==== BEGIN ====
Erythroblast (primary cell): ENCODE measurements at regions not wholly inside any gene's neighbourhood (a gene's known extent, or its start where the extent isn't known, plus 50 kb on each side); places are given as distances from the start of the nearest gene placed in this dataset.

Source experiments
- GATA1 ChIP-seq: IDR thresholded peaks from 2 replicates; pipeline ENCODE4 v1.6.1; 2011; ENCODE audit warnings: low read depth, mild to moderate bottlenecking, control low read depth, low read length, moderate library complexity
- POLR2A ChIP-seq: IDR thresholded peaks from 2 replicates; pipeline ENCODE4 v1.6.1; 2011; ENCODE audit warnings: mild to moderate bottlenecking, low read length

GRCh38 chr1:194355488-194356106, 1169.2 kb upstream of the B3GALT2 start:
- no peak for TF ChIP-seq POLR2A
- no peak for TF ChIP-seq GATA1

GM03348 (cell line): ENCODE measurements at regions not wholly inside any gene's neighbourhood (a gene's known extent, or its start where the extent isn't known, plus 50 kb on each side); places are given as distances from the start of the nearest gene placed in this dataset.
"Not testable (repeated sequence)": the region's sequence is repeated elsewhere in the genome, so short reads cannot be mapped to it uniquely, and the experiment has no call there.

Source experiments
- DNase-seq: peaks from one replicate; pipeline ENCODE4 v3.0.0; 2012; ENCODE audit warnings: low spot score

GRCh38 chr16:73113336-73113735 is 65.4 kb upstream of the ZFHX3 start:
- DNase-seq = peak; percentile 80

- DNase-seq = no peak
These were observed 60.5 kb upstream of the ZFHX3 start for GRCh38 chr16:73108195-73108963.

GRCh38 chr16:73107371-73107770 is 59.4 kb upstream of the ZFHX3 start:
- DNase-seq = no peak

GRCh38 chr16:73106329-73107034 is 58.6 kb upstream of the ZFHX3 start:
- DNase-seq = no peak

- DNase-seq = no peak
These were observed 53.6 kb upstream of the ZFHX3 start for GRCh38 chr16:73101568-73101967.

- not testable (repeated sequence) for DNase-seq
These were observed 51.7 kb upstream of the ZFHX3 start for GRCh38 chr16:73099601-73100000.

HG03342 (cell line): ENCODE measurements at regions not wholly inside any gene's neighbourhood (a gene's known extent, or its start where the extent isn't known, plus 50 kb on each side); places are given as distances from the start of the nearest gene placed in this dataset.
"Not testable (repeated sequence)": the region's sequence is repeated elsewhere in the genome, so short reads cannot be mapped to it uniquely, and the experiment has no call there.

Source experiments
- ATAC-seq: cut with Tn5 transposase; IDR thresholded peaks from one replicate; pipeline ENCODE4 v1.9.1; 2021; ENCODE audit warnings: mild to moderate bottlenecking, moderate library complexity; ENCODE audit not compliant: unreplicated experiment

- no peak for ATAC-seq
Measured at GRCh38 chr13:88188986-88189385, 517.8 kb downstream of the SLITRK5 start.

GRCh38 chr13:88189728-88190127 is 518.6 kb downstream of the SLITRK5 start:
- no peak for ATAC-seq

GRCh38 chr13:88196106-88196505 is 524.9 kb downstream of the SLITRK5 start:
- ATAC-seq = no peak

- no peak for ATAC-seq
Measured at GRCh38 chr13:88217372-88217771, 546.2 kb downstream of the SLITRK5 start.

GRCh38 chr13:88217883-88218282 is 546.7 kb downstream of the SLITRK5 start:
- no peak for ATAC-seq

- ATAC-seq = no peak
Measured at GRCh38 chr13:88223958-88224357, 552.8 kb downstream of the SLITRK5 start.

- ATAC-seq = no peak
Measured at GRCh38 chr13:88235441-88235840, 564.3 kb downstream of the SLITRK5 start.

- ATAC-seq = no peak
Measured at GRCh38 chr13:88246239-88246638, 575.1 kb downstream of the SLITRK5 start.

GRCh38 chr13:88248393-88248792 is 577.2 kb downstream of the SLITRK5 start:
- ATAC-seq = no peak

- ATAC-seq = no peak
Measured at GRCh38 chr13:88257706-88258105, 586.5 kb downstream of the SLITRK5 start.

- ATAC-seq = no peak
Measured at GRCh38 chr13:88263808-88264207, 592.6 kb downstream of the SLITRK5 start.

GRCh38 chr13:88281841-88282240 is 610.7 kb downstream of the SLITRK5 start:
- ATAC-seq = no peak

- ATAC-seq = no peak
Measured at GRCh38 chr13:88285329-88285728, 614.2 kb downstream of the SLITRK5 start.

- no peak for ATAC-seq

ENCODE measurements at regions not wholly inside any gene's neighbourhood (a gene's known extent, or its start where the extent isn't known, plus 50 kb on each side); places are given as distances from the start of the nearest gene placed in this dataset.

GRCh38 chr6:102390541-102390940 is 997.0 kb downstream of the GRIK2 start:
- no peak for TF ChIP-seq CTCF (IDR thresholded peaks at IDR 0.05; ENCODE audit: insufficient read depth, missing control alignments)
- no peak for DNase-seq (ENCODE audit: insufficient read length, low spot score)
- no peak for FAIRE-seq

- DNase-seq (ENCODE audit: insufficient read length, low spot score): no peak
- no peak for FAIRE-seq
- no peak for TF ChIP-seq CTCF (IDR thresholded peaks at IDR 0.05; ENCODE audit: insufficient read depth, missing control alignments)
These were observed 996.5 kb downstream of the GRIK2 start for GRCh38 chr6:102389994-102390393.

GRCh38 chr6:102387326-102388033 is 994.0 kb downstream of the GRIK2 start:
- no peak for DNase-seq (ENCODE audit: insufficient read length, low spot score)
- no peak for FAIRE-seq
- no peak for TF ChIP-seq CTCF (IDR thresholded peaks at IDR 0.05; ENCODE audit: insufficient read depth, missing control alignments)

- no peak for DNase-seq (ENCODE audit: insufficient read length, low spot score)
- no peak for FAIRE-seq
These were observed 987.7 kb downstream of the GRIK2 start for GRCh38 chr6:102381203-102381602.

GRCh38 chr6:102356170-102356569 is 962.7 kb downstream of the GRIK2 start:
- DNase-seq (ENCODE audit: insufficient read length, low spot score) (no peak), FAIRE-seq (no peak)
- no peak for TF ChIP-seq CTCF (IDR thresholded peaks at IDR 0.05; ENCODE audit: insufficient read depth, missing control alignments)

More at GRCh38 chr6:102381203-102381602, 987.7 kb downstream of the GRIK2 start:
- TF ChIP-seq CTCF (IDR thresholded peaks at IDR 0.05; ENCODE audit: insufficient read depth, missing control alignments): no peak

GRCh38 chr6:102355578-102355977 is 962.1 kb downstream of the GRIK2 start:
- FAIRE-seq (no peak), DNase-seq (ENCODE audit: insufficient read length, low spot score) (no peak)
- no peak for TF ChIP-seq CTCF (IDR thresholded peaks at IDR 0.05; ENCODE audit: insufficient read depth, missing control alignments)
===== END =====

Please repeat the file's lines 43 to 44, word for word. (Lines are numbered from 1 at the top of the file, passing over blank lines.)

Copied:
Measured at GRCh38 chr13:88246239-88246638, 575.1 kb downstream of the SLITRK5 start.

GRCh38 chr13:88248393-88248792 is 577.2 kb downstream of the SLITRK5 start: